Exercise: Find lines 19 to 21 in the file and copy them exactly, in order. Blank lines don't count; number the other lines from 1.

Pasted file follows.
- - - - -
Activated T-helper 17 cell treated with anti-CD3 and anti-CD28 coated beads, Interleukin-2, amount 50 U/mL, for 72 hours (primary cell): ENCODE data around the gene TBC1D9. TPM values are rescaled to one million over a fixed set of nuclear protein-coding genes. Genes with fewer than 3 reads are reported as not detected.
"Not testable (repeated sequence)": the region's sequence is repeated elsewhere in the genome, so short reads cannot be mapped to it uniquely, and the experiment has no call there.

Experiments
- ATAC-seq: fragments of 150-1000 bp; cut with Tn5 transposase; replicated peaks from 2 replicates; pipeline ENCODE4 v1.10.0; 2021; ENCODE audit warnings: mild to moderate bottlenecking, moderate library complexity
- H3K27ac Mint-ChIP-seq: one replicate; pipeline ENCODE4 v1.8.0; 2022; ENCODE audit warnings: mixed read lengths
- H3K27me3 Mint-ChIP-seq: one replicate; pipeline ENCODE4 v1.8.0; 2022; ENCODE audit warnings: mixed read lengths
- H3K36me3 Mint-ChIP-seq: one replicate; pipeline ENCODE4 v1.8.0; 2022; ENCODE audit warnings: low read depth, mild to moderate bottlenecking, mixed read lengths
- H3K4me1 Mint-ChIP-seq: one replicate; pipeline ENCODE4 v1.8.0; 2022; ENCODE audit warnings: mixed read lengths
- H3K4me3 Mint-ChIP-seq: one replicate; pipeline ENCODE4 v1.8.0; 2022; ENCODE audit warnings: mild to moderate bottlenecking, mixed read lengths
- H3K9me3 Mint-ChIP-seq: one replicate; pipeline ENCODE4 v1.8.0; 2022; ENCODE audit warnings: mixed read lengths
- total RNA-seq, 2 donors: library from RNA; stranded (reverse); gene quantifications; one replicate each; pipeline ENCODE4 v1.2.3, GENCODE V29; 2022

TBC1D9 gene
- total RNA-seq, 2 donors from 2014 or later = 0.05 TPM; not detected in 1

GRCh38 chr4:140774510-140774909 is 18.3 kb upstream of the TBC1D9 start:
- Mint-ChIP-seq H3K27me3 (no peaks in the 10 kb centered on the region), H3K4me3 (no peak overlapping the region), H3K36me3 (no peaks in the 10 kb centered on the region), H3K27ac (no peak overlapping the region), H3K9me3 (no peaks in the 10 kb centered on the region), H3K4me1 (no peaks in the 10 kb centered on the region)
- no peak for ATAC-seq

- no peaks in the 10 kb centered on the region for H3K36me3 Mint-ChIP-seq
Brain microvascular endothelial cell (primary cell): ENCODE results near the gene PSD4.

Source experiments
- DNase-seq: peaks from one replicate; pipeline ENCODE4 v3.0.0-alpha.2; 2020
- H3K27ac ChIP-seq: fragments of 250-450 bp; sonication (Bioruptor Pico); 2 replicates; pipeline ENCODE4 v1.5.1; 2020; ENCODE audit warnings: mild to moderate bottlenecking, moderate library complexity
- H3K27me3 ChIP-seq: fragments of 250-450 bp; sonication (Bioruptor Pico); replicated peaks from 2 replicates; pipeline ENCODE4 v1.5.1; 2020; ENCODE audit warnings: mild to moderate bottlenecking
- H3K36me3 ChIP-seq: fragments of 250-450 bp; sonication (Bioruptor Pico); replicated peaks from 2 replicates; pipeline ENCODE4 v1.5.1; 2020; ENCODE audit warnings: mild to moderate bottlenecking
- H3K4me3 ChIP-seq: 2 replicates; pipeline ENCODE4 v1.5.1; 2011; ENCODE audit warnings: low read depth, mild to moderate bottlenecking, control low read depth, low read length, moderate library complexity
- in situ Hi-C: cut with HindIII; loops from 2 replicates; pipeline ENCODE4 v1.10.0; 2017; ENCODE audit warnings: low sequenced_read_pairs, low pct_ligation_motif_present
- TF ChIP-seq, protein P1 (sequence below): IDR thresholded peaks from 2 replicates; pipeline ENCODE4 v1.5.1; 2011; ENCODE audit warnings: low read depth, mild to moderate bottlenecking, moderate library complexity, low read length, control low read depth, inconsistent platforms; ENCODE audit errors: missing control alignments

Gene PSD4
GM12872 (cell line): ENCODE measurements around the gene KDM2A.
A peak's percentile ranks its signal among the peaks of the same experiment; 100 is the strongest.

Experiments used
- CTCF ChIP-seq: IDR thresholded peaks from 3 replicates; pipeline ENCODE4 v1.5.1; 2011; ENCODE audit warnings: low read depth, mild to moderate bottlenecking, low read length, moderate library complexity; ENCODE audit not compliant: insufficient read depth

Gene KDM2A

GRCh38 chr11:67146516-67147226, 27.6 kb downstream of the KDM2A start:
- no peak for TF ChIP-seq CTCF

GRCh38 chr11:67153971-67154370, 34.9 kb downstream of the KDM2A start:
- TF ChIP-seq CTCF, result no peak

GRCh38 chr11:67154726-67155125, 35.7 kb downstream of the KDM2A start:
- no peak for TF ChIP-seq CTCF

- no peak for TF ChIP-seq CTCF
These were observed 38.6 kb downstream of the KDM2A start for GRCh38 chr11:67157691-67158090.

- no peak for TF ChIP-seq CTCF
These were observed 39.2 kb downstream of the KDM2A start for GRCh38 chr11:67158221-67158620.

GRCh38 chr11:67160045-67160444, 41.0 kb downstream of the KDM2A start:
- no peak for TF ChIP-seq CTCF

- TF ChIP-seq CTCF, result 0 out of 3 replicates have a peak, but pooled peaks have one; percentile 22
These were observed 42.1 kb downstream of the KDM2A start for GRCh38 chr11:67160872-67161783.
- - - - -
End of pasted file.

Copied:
Source experiments
- DNase-seq: peaks from one replicate; pipeline ENCODE4 v3.0.0-alpha.2; 2020
- H3K27ac ChIP-seq: fragments of 250-450 bp; sonication (Bioruptor Pico); 2 replicates; pipeline ENCODE4 v1.5.1; 2020; ENCODE audit warnings: mild to moderate bottlenecking, moderate library complexity